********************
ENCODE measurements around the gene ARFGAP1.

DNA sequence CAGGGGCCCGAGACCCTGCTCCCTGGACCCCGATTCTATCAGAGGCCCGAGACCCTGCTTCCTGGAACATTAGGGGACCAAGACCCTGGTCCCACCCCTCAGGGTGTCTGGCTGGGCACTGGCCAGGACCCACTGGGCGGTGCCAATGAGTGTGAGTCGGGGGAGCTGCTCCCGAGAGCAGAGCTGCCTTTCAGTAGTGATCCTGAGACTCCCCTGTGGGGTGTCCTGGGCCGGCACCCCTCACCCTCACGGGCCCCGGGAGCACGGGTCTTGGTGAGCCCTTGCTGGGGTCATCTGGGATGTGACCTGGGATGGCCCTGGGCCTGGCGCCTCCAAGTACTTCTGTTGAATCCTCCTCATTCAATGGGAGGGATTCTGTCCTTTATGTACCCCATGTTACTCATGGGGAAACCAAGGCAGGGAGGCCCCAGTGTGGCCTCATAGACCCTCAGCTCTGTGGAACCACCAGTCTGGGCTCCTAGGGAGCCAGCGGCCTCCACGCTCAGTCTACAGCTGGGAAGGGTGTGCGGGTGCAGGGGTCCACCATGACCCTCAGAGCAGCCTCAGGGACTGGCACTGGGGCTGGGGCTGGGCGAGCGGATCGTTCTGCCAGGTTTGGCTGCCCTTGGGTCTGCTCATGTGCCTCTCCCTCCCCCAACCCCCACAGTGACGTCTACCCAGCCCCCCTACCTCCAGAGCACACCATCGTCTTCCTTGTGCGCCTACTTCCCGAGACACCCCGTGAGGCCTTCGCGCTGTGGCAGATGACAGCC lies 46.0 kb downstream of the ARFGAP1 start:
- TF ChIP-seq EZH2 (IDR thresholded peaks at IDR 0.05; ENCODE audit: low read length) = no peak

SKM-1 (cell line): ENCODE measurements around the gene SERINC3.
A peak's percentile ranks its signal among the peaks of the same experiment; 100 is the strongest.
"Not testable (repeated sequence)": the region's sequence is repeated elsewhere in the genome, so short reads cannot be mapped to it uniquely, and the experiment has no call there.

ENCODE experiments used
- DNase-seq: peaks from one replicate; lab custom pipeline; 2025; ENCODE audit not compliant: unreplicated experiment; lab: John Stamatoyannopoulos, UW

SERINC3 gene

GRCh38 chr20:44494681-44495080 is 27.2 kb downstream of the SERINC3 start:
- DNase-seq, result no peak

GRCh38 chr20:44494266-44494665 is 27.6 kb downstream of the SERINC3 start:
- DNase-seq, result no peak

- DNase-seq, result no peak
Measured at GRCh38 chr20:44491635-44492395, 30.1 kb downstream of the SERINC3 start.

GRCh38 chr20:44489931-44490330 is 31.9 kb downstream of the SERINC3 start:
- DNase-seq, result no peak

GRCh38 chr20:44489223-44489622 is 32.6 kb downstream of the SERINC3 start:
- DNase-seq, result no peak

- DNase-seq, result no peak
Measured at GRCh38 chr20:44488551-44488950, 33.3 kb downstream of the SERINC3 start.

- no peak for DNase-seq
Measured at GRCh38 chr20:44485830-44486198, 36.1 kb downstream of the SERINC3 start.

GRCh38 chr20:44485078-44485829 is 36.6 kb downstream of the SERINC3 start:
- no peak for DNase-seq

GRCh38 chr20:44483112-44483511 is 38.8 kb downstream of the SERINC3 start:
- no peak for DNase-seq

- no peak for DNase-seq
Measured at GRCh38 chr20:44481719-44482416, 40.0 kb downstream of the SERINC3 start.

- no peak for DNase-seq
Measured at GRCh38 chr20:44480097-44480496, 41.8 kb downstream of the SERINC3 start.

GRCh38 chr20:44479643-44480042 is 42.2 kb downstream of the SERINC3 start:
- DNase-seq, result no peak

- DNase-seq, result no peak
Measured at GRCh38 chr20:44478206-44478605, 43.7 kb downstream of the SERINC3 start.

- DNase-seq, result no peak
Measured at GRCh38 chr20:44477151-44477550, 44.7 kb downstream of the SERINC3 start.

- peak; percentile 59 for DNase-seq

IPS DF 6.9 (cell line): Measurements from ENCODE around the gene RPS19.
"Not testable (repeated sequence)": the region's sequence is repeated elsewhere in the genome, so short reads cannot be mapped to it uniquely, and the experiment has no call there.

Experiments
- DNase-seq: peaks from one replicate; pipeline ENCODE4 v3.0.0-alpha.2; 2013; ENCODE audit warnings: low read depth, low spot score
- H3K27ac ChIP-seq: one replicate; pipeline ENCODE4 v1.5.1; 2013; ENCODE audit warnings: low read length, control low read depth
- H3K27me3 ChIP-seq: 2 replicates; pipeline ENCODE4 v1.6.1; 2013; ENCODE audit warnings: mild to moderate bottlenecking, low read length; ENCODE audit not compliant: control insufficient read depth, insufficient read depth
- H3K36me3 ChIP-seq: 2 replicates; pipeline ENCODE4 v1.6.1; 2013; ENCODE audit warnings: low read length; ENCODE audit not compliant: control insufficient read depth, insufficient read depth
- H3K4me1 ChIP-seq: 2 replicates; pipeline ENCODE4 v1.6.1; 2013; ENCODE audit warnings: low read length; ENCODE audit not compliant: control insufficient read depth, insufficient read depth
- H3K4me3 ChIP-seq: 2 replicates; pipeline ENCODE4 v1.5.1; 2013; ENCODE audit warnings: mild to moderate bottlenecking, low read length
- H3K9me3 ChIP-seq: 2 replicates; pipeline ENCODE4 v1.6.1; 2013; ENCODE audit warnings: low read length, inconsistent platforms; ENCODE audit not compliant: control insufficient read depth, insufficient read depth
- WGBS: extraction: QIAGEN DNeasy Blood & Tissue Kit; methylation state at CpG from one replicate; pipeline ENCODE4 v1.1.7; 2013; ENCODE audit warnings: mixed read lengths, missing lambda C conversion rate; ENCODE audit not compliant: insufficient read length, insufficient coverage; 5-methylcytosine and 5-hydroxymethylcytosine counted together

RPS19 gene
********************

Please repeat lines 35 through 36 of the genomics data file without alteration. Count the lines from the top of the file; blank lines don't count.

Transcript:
Measured at GRCh38 chr20:44478206-44478605, 43.7 kb downstream of the SERINC3 start.

- DNase-seq, result no peak